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15 February 2016 | Comment | Article by Iwan Jenkins

The 3 minute guide: retention


In construction contracts, the employer and the contractor often agree that the employer may retain a specified percentage of payments due to the contractor from each interim payment as the project progresses – this is called ‘the retention’. When the project reaches practical completion, the employer pays half of the retention to the contractor. At the end of the defects rectification period, the employer releases the second tranche of the retention. The amount to be withheld is often a percentage amount and can vary between 3% and 5% depending on the value of the building contract. In the JCT suite of building contracts the default amount is 3% (unless otherwise stated in the JCT Contract Particulars section of the building contract).

The rationale behind the mechanics of retention is to protect against insolvency prior to practical completion and the costs of downtime/re tendering and also employers like to have a sum of money to further incentivise the contractor in the lead up to practical completion. The argument advanced by employers and their advisors is that it is a positive incentive rather than a negative incentive (such as liquidated and ascertained damages). The rationale for retention during the defects rectification period is again to incentivise the contractor to return to site and to deal with snagging items and minor defects emerging during this period. Essentially, the retention is used as a tool by the employer to underpin the contractor’s contractual performance.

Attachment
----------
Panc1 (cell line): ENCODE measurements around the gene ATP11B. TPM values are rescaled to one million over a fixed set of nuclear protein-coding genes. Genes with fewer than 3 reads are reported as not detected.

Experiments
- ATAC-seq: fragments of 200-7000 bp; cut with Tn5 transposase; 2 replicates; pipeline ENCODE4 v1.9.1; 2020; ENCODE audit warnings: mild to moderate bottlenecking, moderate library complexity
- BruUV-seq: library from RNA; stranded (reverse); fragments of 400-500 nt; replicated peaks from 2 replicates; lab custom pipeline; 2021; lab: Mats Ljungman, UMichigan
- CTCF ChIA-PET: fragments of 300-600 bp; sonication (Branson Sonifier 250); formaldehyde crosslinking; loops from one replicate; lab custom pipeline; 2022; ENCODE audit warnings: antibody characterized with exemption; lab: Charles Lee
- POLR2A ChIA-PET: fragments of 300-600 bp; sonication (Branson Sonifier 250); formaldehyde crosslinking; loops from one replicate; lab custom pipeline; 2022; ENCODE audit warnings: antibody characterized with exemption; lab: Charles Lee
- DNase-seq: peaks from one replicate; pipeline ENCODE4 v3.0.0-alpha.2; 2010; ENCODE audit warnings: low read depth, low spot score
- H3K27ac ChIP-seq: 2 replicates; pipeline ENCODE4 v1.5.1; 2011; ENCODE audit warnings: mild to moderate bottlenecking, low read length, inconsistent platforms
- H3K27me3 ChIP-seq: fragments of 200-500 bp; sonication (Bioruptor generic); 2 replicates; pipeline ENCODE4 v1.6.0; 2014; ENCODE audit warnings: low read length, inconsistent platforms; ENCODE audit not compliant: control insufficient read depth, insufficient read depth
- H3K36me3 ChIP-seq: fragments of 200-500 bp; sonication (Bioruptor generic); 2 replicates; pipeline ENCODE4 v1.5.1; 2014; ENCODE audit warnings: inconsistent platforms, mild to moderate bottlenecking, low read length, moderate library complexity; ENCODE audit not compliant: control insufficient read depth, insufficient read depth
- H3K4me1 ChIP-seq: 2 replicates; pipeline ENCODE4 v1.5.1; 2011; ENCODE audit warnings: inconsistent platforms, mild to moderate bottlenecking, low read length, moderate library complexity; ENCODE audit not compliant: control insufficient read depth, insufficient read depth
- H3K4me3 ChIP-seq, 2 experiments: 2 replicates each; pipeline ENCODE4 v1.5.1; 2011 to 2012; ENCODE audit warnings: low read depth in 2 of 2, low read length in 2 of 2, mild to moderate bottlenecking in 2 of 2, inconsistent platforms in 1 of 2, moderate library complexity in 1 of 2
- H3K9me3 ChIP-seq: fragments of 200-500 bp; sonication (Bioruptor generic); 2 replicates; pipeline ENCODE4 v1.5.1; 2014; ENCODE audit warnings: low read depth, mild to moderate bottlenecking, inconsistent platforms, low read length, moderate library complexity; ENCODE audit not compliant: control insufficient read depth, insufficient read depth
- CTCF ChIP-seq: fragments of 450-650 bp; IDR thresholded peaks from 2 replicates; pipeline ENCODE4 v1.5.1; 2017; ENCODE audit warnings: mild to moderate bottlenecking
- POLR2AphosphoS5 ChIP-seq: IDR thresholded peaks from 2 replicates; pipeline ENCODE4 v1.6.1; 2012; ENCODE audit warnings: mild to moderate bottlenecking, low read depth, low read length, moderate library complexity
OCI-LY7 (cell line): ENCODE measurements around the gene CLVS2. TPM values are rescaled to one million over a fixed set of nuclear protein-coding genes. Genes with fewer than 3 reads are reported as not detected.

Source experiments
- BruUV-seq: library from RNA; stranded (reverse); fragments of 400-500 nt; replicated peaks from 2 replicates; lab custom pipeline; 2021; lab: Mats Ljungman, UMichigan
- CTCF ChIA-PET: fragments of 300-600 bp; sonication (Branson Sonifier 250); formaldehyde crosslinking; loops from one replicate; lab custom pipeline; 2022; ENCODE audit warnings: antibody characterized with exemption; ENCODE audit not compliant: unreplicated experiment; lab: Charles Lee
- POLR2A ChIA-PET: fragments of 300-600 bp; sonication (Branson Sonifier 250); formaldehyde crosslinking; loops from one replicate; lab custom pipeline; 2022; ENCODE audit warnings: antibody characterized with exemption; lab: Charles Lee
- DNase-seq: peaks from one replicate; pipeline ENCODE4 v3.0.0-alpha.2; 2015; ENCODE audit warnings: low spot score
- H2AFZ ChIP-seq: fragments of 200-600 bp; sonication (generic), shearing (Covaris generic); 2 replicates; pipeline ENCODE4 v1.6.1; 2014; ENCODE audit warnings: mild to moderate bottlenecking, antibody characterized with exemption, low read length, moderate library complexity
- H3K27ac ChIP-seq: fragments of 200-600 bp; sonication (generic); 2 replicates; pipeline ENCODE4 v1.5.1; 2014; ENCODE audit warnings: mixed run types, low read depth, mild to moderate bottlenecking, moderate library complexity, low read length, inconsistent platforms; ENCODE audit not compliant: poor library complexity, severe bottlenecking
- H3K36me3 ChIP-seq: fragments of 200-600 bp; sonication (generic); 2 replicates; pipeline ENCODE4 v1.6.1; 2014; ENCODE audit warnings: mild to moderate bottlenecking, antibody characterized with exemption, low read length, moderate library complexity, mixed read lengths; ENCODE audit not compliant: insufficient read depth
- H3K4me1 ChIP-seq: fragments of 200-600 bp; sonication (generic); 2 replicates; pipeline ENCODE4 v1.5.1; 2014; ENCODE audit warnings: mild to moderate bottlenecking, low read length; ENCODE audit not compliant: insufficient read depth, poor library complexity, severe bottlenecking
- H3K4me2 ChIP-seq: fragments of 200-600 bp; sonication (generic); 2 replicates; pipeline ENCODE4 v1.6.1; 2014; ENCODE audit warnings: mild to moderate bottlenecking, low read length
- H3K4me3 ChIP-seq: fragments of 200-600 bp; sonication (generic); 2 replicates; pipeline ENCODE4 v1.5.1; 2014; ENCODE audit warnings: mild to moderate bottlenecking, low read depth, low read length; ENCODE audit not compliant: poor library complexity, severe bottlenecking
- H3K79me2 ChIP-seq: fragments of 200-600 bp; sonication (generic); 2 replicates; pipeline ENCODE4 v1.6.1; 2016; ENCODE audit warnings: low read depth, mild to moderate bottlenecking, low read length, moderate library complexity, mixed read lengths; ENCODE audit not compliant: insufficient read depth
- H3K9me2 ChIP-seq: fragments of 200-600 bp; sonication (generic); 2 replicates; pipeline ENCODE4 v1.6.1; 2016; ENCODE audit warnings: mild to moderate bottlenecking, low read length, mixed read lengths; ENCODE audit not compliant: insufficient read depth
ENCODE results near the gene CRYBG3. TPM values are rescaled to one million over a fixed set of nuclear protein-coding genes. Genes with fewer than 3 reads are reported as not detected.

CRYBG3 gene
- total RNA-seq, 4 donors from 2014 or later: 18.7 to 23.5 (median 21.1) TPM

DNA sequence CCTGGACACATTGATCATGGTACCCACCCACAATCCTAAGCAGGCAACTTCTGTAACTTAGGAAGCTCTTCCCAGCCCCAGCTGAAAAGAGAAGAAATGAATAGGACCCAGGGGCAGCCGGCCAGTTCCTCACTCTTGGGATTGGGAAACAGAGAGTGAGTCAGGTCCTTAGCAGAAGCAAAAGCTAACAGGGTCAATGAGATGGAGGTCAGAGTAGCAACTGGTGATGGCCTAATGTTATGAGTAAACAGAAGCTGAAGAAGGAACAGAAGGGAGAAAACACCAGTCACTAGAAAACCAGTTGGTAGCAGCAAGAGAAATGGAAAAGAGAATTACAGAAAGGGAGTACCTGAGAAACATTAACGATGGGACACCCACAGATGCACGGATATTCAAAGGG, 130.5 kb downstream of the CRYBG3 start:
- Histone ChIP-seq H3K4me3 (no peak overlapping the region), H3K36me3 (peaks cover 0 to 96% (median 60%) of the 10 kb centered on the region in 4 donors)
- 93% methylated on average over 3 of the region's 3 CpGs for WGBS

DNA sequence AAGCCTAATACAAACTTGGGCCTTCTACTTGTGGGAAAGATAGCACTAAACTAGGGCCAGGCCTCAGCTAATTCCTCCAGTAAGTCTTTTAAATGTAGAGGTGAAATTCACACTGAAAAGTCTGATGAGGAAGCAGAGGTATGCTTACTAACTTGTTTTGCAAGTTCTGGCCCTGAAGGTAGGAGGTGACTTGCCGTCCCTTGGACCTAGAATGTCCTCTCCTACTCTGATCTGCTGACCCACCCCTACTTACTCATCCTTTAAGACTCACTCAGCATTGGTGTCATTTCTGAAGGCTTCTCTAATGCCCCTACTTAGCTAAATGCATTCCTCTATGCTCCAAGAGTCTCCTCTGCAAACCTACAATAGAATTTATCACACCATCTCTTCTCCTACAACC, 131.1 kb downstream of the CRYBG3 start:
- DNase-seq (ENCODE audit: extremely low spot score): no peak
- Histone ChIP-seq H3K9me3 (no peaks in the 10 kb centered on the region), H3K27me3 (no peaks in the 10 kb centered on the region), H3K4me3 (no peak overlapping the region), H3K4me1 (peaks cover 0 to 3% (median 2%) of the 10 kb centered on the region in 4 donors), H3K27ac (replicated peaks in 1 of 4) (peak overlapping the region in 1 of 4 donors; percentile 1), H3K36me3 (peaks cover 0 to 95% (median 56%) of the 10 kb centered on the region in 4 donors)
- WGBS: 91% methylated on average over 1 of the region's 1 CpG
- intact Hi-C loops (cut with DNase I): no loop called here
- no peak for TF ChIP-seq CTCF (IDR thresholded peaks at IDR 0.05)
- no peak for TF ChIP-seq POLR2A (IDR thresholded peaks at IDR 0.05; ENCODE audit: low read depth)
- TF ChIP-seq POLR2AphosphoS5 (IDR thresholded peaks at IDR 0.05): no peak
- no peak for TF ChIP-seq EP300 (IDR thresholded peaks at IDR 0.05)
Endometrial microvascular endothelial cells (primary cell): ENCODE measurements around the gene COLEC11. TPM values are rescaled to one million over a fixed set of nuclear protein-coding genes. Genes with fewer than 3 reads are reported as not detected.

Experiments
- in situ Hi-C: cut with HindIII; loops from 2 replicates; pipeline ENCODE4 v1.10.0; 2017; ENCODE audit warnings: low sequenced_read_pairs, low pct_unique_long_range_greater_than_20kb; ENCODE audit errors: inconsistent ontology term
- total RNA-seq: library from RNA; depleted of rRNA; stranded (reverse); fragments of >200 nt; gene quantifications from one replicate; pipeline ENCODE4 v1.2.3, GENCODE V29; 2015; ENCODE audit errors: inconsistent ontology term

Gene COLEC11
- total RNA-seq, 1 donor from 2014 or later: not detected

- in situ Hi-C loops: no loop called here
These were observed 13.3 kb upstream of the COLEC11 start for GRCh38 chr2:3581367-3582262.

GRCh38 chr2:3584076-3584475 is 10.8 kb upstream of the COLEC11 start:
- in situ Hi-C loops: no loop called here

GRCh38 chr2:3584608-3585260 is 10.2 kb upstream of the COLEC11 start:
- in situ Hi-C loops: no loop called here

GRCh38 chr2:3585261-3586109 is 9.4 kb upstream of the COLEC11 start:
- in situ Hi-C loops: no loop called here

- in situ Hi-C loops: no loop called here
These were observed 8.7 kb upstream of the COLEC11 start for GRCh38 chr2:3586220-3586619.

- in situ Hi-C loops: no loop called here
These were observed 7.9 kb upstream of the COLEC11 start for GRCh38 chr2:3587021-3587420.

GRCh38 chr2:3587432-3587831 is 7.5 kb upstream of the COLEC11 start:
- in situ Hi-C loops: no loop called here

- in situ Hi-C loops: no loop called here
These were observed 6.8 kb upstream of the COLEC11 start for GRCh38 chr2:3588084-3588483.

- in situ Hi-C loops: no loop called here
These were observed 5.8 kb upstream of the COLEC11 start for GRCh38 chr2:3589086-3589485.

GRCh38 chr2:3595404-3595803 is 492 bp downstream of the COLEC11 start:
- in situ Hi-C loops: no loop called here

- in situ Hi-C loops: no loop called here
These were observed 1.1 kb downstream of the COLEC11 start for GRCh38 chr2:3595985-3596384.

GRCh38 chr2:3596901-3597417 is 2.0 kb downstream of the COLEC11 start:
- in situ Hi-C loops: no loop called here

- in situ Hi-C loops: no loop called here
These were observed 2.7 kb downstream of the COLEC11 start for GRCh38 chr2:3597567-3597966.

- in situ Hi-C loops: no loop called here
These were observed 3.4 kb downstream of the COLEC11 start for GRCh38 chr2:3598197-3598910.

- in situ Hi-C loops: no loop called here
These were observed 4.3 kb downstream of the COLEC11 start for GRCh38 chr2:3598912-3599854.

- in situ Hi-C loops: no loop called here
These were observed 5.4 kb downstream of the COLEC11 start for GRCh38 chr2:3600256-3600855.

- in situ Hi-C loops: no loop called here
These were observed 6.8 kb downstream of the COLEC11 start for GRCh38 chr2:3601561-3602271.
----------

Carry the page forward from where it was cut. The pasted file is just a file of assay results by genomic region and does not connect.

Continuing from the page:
The practice of retention has come into criticism in recent years especially due to its impact on cash flow through the whole supply chain. A main contractor will often pass on the retention to its subcontractors and sometimes on much longer time periods and more onerous percentages. Many subcontractors complain about the percentages and length of time it takes to recover retention and its adverse effect on cash flow.

Some employers are starting to take a revised view on this practice. They either rely on other methods to underpin contractual performance and insolvency risk (robust stress test of financials, zero defects/soft landings policy up to practical completion, enforcing contractual provision in a timely fashion, bonds, parent company guarantees etc) or put in place a retention bond which retains the principles and mechanics of retention but removes the cash flow effect (but does come at a cost to place a bond that may well be passed to the employer).

Author bio

Iwan advises on non-contentious construction matters and has prepared and negotiated documentation on a wide variety of projects. He has advised on building contracts, appointments, development agreements, construction security documentation and all associated documentation.

Iwan has advised public sector clients in social housing, education, local and national government as well as contractors, consultants, sub-contractors, developers and funders in the private sector.

Iwan has a particular interest and expertise in framework agreements and collaborative construction contracts.

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